On multiple weekends a year, Garage/Yard Sales bear out the truism: “One man’s junk is another man’s treasure.” Strewn across driveways and lawns from New Hampshire to California one finds an eclectic display of anything from assorted building materials and tools to antique figurines and frilly doilies. It seems that this is a favorite weekend activity for many, this pleasure of scrounging around for that special something among the castoffs of others. It’s all about how much an item is ‘worth.’ Beyond this iconic American pastime, we assign value to plenty of other things on a regular basis. For example, if a grand piano comes up for sale, piano players get excited, asking the brand name, the age, the size, the condition, the tuning, the touch, the tone, etc. If all seems in good order and the seller is asking $15,000, it may be a steal! (to a non-piano person it may be totally ridiculous!) An acquaintance recently spent $60,000 completely restoring an old Steinway grand piano for her home. This was a long-awaited treasure and, to her, ‘worth’ every dollar invested. (if you are shaking your head in disbelief right now, you may be thinking that no piano is ‘worth’ that much money – to you.) We’ve mentioned neighbors who bought a baby bulldog for just $3000. To them, she was worth it. (non-animal people might immediately think of many other things ‘worth’ spending that money on. On a smaller scale, ‘worth’ is assigned at the grocery store. One item may be a great bargain at $10.00, while another at $2.00 may be an exorbitant price to pay.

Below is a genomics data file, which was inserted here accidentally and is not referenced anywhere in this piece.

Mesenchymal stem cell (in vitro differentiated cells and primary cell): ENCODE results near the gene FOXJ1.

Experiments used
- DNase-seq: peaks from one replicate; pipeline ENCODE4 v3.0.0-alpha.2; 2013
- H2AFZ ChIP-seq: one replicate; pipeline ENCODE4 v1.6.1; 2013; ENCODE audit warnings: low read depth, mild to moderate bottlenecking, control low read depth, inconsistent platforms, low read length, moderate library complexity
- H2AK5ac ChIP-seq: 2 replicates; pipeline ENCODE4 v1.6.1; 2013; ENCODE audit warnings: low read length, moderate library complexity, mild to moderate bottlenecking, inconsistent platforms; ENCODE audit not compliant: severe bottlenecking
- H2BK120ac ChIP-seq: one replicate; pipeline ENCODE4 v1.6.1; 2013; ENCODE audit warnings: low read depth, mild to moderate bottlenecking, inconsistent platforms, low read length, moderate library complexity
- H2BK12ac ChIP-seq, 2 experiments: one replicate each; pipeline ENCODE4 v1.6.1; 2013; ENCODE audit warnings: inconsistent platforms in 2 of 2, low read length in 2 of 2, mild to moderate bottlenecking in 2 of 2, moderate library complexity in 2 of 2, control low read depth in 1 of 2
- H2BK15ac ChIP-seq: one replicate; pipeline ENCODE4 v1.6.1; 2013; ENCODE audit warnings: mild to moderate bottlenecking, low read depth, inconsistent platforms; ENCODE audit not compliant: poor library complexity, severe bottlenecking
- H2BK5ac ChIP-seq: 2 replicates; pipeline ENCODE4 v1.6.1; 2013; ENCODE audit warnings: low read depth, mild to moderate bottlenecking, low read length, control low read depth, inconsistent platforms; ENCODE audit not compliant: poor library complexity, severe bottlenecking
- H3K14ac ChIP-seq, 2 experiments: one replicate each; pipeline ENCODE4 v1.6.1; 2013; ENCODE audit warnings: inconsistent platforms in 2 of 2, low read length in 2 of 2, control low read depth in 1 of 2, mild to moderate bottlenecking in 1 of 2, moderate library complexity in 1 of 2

Worth. Or the old English word, ‘worthship.’ Or worthiness. Something that is worthy. Or someone. Another well-known phrase, “Beauty is in the eye of the beholder.” means that the ascribing of worth is dependent on the one who is seeing. Parents, and particularly, grandparents, see inestimable ‘worth’ in children/grandchildren. Lovers see unparalleled ‘worth’ in the object of their affections through their rose-colored glasses. Connoisseurs, aficionados, master craftsmen/women, see ‘worth’ in objects within their areas of expertise. In heaven, right now, the twenty-four throne-surrounding elders, along with ten thousand times ten thousand angels behold One of ‘worth’ and sing: “Worthy is the Lamb, who was slain, to receive power and wealth and wisdom and strength and honor and glory and praise!” As ‘worship’ers of Jesus, what ‘worth’ fills our eyes, our hearts, at our beholding of Him? That’s ’worth’ a think, don’t you think? PD